As much as the archers wanted to avoid the fate of King Harold’s army in 1066, it was essentially his defeat at Hastings that had put them here in France almost 350 years later.
It was William the Conqueror’s capture of the English crown, after all, that had so closely interlaced the French and English royal houses in the first place. (Appropriately enough, one version of the Robin Hood story – ‘Robin Hood: Prince of Thieves’ – features the Beyeux Tapestry depicting William’s victory at Hastings in the scene-setting opening credits).
Before he had become King of England, William had been, and continued to be, Duke of Normandy - afterwards ruling one realm whilst paying homage to the king of France in the other.
Yet this arrangement, with the English king being the vassal of the French, began to look odd come the reign of Henry II, which ran from 1133 to 1189.
That is because Henry had not only inherited the lands of William in England and Normandy through his mother Matilda (William’s granddaughter), but also his father’s estates in France.
And his Angevin Empire came to dwarf lands held by the French king.
But bit by bit, French kings had reclaimed control of lands that had formerly belonged to English monarchs – and Henry II’s son John lost Normandy itself in 1204.
This loss was cemented by the 1259 Treaty of Paris, in which Henry III formerly signed over Normandy, Anjou and other lands in France. He retained Aquitaine and Gascony, in the southwest of France, but only by agreeing to continue to pay homage to the French king.
His son Edward I, ‘Hammer of the Scots’, was too busy, well, hammering the Scots (and, before them, the Welsh), to get too involved in matters in France.
In turn, the defeat of Edward II’s forces by Robert the Bruce at Bannockburn in 1314 meant this state of affairs continued for a while. In fact, the French and Scots had, and would continue to be, allies against the English.
And yet, it was again French matrimonial lineage that brought the two royal houses back together.
Edward III’s mother Isabella had been French (it was her marriage to Edward I’s son, Edward II, that was depicted in ‘Braveheart’ – though her affair with the Scottish rebel William Wallace was a complete fiction, given that she was only 10 when he died in 1305.)
It was this link that gave Edward III a plausible claim to the French throne when France’s Charles IV died, given that he had no male heirs.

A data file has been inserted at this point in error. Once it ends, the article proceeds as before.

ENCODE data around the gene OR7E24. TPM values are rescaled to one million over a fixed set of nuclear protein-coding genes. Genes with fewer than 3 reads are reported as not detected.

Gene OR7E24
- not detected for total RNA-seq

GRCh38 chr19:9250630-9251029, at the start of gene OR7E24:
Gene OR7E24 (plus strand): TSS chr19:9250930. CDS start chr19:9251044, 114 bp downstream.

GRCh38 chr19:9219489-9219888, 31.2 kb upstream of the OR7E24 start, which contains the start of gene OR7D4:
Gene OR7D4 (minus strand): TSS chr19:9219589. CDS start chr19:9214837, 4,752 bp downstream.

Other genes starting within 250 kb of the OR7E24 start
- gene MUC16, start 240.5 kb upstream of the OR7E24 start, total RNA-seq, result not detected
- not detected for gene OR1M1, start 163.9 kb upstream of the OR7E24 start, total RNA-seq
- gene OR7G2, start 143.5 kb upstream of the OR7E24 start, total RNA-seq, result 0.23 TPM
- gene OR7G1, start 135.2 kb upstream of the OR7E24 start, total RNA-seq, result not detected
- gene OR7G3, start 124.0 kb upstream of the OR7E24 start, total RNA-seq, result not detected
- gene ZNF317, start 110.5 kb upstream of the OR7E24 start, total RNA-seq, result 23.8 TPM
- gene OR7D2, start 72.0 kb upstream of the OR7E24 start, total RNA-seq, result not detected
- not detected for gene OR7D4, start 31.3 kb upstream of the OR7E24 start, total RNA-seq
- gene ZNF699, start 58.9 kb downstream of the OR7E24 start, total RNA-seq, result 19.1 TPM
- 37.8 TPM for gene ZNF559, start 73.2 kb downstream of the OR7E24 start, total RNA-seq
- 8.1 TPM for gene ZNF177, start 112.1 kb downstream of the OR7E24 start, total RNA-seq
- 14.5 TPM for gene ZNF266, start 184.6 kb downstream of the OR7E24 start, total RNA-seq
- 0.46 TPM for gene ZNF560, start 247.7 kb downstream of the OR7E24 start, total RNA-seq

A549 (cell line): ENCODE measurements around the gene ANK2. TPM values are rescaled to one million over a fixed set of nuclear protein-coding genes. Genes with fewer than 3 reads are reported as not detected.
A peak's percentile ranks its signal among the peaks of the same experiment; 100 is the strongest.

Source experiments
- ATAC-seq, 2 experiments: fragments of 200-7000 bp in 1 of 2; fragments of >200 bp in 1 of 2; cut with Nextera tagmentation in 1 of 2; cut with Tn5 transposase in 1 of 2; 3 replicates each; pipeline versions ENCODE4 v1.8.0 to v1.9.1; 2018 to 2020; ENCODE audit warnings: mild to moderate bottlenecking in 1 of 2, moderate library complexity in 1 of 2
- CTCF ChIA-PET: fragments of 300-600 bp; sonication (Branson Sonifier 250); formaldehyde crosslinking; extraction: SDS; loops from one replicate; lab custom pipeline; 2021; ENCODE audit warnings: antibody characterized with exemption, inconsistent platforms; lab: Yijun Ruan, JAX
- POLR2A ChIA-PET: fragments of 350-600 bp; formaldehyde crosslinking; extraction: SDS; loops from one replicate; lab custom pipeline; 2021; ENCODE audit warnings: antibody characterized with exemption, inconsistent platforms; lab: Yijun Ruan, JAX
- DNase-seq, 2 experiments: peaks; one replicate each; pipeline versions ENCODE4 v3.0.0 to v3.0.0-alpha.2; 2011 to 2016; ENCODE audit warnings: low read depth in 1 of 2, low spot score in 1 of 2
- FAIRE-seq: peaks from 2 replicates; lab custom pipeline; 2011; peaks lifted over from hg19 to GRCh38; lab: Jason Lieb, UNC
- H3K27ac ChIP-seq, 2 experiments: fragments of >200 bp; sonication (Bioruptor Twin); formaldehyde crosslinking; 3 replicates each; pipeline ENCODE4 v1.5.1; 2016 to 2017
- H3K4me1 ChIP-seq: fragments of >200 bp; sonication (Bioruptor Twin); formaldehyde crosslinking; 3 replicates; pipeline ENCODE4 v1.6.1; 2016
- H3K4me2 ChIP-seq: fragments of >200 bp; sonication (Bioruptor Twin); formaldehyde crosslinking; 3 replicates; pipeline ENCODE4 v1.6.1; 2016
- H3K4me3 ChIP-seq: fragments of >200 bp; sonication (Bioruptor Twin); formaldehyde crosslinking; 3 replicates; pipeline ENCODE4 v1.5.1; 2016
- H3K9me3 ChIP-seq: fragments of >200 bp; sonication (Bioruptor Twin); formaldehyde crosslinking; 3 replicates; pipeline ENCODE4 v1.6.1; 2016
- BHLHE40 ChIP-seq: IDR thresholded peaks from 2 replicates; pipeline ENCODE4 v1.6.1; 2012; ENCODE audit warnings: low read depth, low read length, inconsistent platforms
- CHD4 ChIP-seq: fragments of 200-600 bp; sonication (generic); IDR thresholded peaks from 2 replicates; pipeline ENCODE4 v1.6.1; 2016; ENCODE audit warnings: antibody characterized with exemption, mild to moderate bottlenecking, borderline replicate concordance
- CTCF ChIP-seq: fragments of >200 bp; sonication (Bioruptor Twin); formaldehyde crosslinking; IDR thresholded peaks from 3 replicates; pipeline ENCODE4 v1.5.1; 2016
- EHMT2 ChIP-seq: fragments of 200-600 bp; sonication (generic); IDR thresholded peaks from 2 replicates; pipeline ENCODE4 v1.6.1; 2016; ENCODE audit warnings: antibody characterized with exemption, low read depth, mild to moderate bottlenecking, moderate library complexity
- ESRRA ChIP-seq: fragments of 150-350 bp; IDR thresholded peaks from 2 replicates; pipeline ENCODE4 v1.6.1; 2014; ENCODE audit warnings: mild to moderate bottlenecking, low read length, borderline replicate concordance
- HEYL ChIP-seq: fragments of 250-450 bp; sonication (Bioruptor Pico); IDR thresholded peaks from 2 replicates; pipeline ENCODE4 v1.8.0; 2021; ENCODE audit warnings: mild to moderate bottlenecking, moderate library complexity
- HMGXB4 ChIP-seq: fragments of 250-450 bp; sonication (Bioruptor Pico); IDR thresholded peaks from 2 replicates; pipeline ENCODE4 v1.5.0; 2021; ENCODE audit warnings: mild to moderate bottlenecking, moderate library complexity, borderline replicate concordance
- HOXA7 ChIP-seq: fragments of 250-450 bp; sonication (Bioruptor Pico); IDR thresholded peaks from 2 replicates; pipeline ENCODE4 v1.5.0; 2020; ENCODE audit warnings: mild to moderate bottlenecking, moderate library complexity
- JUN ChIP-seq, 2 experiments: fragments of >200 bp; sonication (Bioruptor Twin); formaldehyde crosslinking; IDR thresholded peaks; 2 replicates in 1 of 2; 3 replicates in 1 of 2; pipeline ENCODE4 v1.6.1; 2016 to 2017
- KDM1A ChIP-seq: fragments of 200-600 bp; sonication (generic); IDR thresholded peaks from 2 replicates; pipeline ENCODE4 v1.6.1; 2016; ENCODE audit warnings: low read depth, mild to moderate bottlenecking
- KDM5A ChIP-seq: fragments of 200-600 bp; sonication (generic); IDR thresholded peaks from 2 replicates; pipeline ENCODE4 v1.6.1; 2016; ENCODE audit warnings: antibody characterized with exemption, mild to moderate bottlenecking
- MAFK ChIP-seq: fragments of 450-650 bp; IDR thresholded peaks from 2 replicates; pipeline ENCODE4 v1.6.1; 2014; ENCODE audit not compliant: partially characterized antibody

But the French ruling elite employed an ancient legal framework, Salic Law, to prevent any ascension to the throne through the female line. Charles’ cousin Philip Valois was crowned Philip VI instead.
Now, just as conflict within the British Isles had affected England’s Edward I and II, now internal affairs in France came to impact this ongoing dispute over the French crown.
Philip VI had wanted to invade Gascony and take it back off the English king, Edward III, in 1329. But it wasn’t until Edward gave solace to Count Robert of Artois – a renegade the French were pursuing – that Philip actually declared Edward’s claim to Gascony forfeit in 1337.
It was this that triggered The Hundred Years’ War, which, in truth, was a series of conflicts between France and England with gaps in between them.
The war, or wars, ebbed and flowed, with the English achieving great victories at Crecy in 1346, and Poitiers in 1356, cementing the martial reputations of King Edward III and his son, Edward the Black Prince.
But by the time Henry V came to the throne in 1413, England had faced a series of more recent defeats.
In addition, Henry faced the prospect of internal rebellion, a legacy of his father, Henry IV’s, removal of Richard II in 1399.
In fact, it may have been the political opportunism of uniting disparate factions behind him that motivated Henry to invade France, and to make a claim to the crown as his grandfather Edward III had done.
When he did so, disunity also going on within France proved advantageous to him.
At the time, the French king, Charles VI, was insane (he believed he was made of glass and could shatter easily), and two factions – the Armagnacs and the Burgundians – had risen up to challenge each other for overall power.
This is part of why Henry met with success when he set off across the Channel in August of 1415.
He landed in Normandy, and besieged the town of Harfleur – an action at which early cannons were employed.